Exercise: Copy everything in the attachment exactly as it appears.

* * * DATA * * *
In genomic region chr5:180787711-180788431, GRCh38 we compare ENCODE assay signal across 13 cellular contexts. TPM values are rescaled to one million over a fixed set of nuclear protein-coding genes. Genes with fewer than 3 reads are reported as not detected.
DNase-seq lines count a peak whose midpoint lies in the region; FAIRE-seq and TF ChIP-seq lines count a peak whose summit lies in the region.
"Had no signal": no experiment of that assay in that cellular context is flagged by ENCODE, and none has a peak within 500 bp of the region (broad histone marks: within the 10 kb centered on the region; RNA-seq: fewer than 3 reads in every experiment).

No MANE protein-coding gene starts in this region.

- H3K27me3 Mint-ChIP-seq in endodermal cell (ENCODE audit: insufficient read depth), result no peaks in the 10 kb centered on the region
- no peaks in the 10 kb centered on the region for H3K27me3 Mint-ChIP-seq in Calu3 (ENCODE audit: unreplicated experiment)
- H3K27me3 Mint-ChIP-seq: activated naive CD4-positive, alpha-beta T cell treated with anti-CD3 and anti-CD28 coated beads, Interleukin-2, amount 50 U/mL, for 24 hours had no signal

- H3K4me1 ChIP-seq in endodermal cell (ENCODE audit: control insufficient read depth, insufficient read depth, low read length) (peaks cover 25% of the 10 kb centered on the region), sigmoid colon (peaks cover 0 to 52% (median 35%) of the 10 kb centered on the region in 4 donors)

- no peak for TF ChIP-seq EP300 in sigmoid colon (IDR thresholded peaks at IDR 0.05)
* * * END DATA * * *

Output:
In genomic region chr5:180787711-180788431, GRCh38 we compare ENCODE assay signal across 13 cellular contexts. TPM values are rescaled to one million over a fixed set of nuclear protein-coding genes. Genes with fewer than 3 reads are reported as not detected.
DNase-seq lines count a peak whose midpoint lies in the region; FAIRE-seq and TF ChIP-seq lines count a peak whose summit lies in the region.
"Had no signal": no experiment of that assay in that cellular context is flagged by ENCODE, and none has a peak within 500 bp of the region (broad histone marks: within the 10 kb centered on the region; RNA-seq: fewer than 3 reads in every experiment).

No MANE protein-coding gene starts in this region.

- H3K27me3 Mint-ChIP-seq in endodermal cell (ENCODE audit: insufficient read depth), result no peaks in the 10 kb centered on the region
- no peaks in the 10 kb centered on the region for H3K27me3 Mint-ChIP-seq in Calu3 (ENCODE audit: unreplicated experiment)
- H3K27me3 Mint-ChIP-seq: activated naive CD4-positive, alpha-beta T cell treated with anti-CD3 and anti-CD28 coated beads, Interleukin-2, amount 50 U/mL, for 24 hours had no signal

- H3K4me1 ChIP-seq in endodermal cell (ENCODE audit: control insufficient read depth, insufficient read depth, low read length) (peaks cover 25% of the 10 kb centered on the region), sigmoid colon (peaks cover 0 to 52% (median 35%) of the 10 kb centered on the region in 4 donors)

- no peak for TF ChIP-seq EP300 in sigmoid colon (IDR thresholded peaks at IDR 0.05)